What I Want You To Know

I don’t know what it is like to have biological children. I don’t know if it is different than having Step Kids or Adopted Kids.

But I imagine it is. I hope it is.

For me, the label step mom or adopted mom is just as much as a label as autism, or deaf , or amputee is to someone else: it’s a part of who I am but it doesn’t define who I am, or, who my kids are to me.

Being a step mom to Anthony is a different role than his biological mom has with him, but that doesn’t make it bad or sad or negative. I’m not offended when we are out and somebody refers to me as his mom and he corrects them to step mom. It’s a fact, that’s the role I have in his life. The fact that he’s my step son doesn’t make me love him any less but I think I love him differently than anyone else ever could because nobody else is his step mom, and how can that be wrong? To not acknowledge that step mom is the role I have with him is to ignore his story, his past, his history.

The same could be said about Jonathan, my adoptive son. I am his mom, but sometimes we need to define it as adoptive mom so as to acknowledge where he has come from, his past, his bio parents and his history. There is a culture that comes along with adoption and to ignore it and pretend that it isn’t there would be fooling ourselves and denying him a very important part of his identity. Not all, just a part.

My role with them is just as much a part of defining who they as it is defining who I am. It took me years to reach a point of acceptance and understanding with my role in Anthony’s life. For a very long time I felt because I wasn’t his ‘real’ mom, that I was just a grown up in his life who did mom like things. And that sucked to me. But because of his unconditional love, his respect and finally seeing that he viewed me truly and fully as a mom (he tells me this once in a while – it kills me!) started to help me redefine what being a mom really meant. Ultimately it let me move on after infertility.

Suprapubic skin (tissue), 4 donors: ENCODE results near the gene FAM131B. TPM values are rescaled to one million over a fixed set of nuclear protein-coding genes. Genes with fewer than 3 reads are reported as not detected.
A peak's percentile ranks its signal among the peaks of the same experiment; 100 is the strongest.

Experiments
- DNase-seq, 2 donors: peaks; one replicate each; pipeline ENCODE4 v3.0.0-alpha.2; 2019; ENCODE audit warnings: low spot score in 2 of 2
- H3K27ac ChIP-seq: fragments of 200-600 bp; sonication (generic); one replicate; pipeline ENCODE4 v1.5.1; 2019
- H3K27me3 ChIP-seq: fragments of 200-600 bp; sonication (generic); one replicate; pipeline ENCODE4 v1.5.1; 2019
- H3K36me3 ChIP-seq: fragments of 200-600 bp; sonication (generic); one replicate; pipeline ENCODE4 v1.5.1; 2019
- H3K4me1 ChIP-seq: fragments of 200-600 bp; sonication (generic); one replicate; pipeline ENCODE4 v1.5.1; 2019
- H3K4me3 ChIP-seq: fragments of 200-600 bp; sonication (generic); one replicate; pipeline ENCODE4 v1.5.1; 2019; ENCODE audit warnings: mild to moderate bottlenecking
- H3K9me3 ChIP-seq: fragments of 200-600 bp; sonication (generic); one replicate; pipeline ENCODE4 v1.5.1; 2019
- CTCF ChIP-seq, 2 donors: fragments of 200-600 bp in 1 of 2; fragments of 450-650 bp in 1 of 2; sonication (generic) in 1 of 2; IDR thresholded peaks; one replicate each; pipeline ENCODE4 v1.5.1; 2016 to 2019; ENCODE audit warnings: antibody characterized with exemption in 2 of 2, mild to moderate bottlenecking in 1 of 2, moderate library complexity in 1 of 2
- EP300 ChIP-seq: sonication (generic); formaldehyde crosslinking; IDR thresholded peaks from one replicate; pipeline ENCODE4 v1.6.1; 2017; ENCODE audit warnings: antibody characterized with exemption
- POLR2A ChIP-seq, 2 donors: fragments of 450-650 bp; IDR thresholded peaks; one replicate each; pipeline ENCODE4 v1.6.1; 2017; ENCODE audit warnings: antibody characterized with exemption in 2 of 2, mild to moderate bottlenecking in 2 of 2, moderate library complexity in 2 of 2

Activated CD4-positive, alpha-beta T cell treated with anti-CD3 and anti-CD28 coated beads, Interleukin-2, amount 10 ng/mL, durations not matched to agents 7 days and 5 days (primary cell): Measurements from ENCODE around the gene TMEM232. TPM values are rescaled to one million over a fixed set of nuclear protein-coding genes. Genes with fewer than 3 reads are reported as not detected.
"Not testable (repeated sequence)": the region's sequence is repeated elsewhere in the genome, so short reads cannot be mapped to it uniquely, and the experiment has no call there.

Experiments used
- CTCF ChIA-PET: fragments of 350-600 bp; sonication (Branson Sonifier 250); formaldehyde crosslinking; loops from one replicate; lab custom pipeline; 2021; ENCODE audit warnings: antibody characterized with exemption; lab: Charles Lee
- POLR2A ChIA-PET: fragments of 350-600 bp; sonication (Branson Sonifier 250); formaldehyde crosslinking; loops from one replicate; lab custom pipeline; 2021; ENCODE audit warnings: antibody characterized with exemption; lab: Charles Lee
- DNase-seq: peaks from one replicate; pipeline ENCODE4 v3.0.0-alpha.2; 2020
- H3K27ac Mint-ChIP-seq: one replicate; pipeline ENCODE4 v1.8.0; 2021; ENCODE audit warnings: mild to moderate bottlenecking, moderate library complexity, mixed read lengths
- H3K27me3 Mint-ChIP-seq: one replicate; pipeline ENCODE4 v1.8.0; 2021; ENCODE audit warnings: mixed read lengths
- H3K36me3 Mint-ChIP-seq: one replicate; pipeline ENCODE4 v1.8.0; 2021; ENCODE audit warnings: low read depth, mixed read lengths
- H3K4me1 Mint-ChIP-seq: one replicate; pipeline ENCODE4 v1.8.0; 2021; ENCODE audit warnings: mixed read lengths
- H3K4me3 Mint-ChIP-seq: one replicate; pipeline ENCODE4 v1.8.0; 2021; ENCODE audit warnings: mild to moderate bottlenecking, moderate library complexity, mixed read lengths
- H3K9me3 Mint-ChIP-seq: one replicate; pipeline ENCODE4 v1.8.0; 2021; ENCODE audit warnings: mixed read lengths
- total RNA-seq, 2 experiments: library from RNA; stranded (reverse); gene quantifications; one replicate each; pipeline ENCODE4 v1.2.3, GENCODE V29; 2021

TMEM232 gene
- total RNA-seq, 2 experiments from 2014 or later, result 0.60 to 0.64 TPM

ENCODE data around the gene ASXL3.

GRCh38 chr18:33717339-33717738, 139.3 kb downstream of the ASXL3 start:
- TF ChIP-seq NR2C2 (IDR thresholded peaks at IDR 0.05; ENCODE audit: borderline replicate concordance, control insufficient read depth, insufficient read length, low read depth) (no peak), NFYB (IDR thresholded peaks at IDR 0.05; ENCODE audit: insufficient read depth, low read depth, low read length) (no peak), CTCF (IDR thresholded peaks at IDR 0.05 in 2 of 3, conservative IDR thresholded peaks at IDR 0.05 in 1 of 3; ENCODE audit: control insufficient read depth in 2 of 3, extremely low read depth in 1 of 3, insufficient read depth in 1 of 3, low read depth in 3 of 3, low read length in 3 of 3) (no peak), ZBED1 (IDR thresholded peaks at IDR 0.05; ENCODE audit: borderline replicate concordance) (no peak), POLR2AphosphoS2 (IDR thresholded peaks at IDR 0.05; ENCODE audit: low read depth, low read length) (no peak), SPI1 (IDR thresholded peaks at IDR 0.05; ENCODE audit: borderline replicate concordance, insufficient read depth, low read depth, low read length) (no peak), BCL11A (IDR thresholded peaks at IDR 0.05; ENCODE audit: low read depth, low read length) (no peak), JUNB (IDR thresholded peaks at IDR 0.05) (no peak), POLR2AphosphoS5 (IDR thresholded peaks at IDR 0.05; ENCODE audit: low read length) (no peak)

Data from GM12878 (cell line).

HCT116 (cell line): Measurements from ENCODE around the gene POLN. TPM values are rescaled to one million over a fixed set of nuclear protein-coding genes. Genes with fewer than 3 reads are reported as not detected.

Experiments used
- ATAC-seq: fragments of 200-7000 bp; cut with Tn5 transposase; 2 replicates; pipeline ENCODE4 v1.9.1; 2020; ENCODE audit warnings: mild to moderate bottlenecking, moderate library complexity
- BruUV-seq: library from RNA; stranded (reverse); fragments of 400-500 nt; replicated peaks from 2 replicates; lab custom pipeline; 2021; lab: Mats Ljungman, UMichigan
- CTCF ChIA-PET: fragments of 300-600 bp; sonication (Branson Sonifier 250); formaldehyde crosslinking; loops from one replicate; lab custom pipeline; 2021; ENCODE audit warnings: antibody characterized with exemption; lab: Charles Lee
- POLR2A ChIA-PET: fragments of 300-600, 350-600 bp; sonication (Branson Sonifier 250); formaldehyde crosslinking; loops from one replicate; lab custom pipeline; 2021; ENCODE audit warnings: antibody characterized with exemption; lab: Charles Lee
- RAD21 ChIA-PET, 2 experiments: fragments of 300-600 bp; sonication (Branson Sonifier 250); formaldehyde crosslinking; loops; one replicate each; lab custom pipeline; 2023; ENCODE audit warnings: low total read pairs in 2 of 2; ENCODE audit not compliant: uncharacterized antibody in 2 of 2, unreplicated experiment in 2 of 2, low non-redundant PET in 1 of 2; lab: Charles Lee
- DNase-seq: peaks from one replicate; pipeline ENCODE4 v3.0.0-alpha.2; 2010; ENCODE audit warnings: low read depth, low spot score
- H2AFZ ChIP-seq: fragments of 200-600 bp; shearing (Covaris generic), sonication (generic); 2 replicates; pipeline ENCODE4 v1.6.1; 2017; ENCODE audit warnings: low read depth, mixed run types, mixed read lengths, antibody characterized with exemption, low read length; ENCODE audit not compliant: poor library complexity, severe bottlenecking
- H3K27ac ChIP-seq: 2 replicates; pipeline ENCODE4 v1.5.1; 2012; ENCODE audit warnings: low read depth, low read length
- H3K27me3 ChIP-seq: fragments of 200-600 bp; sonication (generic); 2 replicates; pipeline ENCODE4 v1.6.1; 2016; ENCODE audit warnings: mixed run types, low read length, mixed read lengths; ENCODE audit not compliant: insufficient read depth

At the end of the day we are a family. A mixed up blended mish-mashed family with many roles and many titles and many ways to identify ourselves. It is not like Anthony goes around calling me step mom (he actually calls me Lindsay) or that when Jonathan calls to me he says “Hey Adopted Mom!” (it’s actually Mommy right now).

But what I want you to know about not having biological kids is that I’m not sad about it. At one point I was, but I couldn’t be doing what I’m doing now if I wasn’t ok with where I am in my life. You may get to experience being pregnant and giving birth and raising your ‘own’ child, but being a step mom and an adoptive mom is something that you may not experience and instead of feeling left out or hurt, I feel privileged and lucky, and I think if you don’t get to experience being a mom in the ways I have that it is you that may be missing out.


4 thoughts on “What I Want You To Know

  1. I like your viewpoint. The only kind of motherhood I have known is as an adoptive Mum, and I’ll admit that I do wonder what it would have been like to have birth children. I guess my kind of motherhood is a different kind of motherhood, but not a poorer one, or a second class one.

    • I wonder too, I think I always will. But I think other people wonder too about different ways to be a mom, and exactly – it’s neither poorer or lesser. Thanks for reading!

  2. Lovely post and having only come to it after writing my own, It has definitely helped me. Thank you. You have such a great perspective on things, it’s why I love your blog. xx

    Thanks for being part of the Weekly Adoption Shout Out.

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